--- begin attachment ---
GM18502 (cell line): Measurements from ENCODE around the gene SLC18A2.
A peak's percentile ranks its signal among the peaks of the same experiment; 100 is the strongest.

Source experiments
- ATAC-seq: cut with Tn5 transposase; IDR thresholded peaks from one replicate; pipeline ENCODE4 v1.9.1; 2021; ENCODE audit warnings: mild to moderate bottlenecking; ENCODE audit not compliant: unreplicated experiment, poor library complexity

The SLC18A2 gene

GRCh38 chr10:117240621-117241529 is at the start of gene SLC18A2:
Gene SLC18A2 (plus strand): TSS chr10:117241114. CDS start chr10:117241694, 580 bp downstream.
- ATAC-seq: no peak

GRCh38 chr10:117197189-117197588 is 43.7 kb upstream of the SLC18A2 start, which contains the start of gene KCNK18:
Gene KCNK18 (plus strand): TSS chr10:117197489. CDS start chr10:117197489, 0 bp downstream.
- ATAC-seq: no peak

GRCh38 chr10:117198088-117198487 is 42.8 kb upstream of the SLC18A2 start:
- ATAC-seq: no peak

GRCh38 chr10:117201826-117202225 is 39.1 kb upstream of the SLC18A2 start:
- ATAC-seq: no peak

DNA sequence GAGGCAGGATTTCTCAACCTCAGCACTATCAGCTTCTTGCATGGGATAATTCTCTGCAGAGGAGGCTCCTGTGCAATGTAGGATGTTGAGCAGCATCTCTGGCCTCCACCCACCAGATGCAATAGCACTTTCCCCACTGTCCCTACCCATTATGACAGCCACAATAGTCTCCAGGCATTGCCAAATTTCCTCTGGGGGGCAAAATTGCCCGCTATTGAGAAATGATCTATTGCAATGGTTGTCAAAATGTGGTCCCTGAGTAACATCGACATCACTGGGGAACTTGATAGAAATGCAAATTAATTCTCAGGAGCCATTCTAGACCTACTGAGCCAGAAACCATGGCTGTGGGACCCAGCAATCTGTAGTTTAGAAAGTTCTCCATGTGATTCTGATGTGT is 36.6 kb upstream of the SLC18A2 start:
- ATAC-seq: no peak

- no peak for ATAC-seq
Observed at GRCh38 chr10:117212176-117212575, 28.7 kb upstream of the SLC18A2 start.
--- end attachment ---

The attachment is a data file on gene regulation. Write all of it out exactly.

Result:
GM18502 (cell line): Measurements from ENCODE around the gene SLC18A2.
A peak's percentile ranks its signal among the peaks of the same experiment; 100 is the strongest.

Source experiments
- ATAC-seq: cut with Tn5 transposase; IDR thresholded peaks from one replicate; pipeline ENCODE4 v1.9.1; 2021; ENCODE audit warnings: mild to moderate bottlenecking; ENCODE audit not compliant: unreplicated experiment, poor library complexity

The SLC18A2 gene

GRCh38 chr10:117240621-117241529 is at the start of gene SLC18A2:
Gene SLC18A2 (plus strand): TSS chr10:117241114. CDS start chr10:117241694, 580 bp downstream.
- ATAC-seq: no peak

GRCh38 chr10:117197189-117197588 is 43.7 kb upstream of the SLC18A2 start, which contains the start of gene KCNK18:
Gene KCNK18 (plus strand): TSS chr10:117197489. CDS start chr10:117197489, 0 bp downstream.
- ATAC-seq: no peak

GRCh38 chr10:117198088-117198487 is 42.8 kb upstream of the SLC18A2 start:
- ATAC-seq: no peak

GRCh38 chr10:117201826-117202225 is 39.1 kb upstream of the SLC18A2 start:
- ATAC-seq: no peak

DNA sequence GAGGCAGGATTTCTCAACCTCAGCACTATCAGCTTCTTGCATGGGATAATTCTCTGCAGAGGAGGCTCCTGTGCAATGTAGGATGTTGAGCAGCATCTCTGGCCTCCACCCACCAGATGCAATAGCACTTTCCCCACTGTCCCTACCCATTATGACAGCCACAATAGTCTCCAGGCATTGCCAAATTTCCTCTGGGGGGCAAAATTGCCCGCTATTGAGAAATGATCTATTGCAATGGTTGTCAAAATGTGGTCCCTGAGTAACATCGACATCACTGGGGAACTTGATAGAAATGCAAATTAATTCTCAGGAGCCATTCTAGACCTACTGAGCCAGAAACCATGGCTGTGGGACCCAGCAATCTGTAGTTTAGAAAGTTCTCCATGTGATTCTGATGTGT is 36.6 kb upstream of the SLC18A2 start:
- ATAC-seq: no peak

- no peak for ATAC-seq
Observed at GRCh38 chr10:117212176-117212575, 28.7 kb upstream of the SLC18A2 start.